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Type I restriction endonucleases are true catalytic enzymes.

Bianco PR, Xu C, Chi M - Nucleic Acids Res. (2009)

Bottom Line: Following restriction, the enzymes are thought to remain associated with the DNA at the target site, hydrolyzing copious amounts of ATP.As a result, for the past 35 years type I restriction endonucleases could only be loosely classified as enzymes since they functioned stoichiometrically relative to DNA.The conclusion that type I restriction enzymes are catalytic relative to DNA has important implications for the in vivo function of these previously enigmatic enzymes.

View Article: PubMed Central - PubMed

Affiliation: Department of Microbiology and Immunology, The State University of New York at Buffalo, Buffalo, NY 14214, USA. pbianco@buffalo.edu

ABSTRACT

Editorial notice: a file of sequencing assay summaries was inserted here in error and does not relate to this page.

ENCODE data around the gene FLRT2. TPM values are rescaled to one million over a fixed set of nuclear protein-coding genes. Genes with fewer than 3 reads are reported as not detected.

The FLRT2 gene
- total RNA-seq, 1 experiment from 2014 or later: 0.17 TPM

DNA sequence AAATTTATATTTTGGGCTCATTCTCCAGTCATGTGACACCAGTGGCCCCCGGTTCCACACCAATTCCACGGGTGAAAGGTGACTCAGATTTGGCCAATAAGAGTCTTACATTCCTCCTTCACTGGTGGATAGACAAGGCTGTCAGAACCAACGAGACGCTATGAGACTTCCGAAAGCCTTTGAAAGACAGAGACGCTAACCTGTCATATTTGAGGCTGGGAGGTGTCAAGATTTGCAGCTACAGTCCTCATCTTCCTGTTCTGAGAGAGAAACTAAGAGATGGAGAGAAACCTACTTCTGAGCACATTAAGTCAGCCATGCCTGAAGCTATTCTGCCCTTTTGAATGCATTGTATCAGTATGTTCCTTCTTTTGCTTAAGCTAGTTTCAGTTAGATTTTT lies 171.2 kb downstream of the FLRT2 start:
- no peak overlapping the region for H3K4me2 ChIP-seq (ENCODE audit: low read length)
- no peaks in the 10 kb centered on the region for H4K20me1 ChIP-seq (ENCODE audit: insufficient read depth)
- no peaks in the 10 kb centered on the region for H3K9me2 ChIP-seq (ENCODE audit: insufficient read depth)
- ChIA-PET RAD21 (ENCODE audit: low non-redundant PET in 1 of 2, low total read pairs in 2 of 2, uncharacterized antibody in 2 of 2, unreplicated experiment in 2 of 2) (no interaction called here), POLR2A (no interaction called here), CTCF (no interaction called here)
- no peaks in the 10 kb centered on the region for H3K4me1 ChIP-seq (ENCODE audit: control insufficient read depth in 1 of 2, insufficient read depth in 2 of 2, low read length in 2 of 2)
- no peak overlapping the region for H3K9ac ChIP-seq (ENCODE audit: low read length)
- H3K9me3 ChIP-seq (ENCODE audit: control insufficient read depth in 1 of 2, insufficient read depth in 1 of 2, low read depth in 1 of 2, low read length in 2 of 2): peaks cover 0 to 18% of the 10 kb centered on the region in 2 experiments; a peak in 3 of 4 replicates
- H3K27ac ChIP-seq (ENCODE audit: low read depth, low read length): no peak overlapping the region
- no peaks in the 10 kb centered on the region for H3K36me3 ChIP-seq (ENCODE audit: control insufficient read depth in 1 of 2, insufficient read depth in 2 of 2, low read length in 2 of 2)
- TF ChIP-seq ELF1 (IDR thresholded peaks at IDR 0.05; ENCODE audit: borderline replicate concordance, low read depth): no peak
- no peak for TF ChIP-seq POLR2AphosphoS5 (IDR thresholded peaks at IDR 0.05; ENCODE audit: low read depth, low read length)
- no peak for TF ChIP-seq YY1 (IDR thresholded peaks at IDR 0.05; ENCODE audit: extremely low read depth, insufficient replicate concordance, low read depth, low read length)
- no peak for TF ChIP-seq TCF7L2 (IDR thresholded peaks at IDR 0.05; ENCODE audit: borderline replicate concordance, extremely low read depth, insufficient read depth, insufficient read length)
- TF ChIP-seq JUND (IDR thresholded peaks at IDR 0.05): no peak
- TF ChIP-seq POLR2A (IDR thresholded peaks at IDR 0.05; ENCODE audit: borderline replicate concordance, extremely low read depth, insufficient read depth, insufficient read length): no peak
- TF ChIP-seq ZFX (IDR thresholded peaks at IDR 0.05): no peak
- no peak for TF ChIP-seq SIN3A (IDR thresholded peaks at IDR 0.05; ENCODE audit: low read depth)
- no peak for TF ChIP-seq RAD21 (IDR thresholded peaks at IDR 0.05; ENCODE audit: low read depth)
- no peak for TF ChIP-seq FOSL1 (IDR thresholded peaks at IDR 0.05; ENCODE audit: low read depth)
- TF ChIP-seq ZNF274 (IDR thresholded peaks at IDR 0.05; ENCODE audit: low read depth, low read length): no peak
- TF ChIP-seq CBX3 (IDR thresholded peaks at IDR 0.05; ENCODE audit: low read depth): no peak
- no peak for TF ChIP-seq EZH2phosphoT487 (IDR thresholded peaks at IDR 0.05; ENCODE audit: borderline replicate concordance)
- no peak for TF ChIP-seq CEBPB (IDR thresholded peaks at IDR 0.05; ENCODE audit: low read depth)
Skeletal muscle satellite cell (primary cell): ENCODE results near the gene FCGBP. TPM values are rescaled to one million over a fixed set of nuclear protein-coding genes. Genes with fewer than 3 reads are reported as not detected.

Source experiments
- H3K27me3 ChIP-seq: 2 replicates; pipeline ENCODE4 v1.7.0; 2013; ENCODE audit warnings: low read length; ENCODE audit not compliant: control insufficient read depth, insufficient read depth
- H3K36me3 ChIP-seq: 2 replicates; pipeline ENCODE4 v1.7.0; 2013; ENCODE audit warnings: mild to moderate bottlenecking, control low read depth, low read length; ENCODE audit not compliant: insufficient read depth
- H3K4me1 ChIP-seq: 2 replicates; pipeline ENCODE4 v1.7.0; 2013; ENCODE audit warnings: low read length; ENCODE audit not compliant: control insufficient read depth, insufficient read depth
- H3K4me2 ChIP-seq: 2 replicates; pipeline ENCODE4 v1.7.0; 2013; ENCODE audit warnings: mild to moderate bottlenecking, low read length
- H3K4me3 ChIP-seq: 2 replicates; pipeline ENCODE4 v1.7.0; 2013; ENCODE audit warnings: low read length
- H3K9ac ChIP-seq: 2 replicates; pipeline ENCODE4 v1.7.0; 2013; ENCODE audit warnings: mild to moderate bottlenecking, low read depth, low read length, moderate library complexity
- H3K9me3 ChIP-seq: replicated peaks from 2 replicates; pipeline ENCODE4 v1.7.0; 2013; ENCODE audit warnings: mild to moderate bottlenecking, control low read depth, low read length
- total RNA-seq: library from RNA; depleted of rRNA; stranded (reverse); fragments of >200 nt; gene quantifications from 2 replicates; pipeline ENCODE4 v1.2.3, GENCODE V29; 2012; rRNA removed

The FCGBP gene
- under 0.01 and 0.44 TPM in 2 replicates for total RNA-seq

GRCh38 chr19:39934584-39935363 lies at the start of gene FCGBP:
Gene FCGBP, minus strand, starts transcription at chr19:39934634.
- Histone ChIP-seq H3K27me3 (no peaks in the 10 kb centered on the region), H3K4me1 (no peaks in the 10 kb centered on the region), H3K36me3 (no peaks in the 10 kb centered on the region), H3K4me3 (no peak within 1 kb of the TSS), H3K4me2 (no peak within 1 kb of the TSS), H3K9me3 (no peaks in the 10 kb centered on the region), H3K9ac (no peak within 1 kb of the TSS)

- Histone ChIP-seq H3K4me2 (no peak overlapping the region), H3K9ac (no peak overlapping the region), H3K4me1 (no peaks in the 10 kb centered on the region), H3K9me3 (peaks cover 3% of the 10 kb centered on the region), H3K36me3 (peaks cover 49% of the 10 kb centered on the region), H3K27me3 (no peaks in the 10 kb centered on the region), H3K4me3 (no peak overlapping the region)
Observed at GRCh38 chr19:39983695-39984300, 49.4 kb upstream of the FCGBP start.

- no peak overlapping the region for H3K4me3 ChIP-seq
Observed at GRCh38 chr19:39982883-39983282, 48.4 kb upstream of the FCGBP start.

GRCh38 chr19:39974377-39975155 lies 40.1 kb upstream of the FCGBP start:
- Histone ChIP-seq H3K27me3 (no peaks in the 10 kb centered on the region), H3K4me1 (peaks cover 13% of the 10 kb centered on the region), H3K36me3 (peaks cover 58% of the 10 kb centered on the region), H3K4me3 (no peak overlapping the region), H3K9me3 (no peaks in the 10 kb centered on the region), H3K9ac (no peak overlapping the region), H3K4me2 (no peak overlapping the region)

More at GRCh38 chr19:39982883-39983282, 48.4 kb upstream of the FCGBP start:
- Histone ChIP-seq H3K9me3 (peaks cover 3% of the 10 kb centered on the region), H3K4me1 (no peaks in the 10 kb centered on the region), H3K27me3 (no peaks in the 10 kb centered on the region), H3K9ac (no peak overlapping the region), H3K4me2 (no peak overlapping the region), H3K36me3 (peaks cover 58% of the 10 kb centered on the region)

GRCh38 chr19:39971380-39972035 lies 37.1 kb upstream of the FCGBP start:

Type I restriction endonucleases are intriguing, multifunctional complexes that restrict DNA randomly, at sites distant from the target sequence. Restriction at distant sites is facilitated by ATP hydrolysis-dependent, translocation of double-stranded DNA towards the stationary enzyme bound at the recognition sequence. Following restriction, the enzymes are thought to remain associated with the DNA at the target site, hydrolyzing copious amounts of ATP. As a result, for the past 35 years type I restriction endonucleases could only be loosely classified as enzymes since they functioned stoichiometrically relative to DNA. To further understand enzyme mechanism, a detailed analysis of DNA cleavage by the EcoR124I holoenzyme was done. We demonstrate for the first time that type I restriction endonucleases are not stoichiometric but are instead catalytic with respect to DNA. Further, the mechanism involves formation of a dimer of holoenzymes, with each monomer bound to a target sequence and, following cleavage, each dissociates in an intact form to bind and restrict subsequent DNA molecules. Therefore, type I restriction endonucleases, like their type II counterparts, are true enzymes. The conclusion that type I restriction enzymes are catalytic relative to DNA has important implications for the in vivo function of these previously enigmatic enzymes.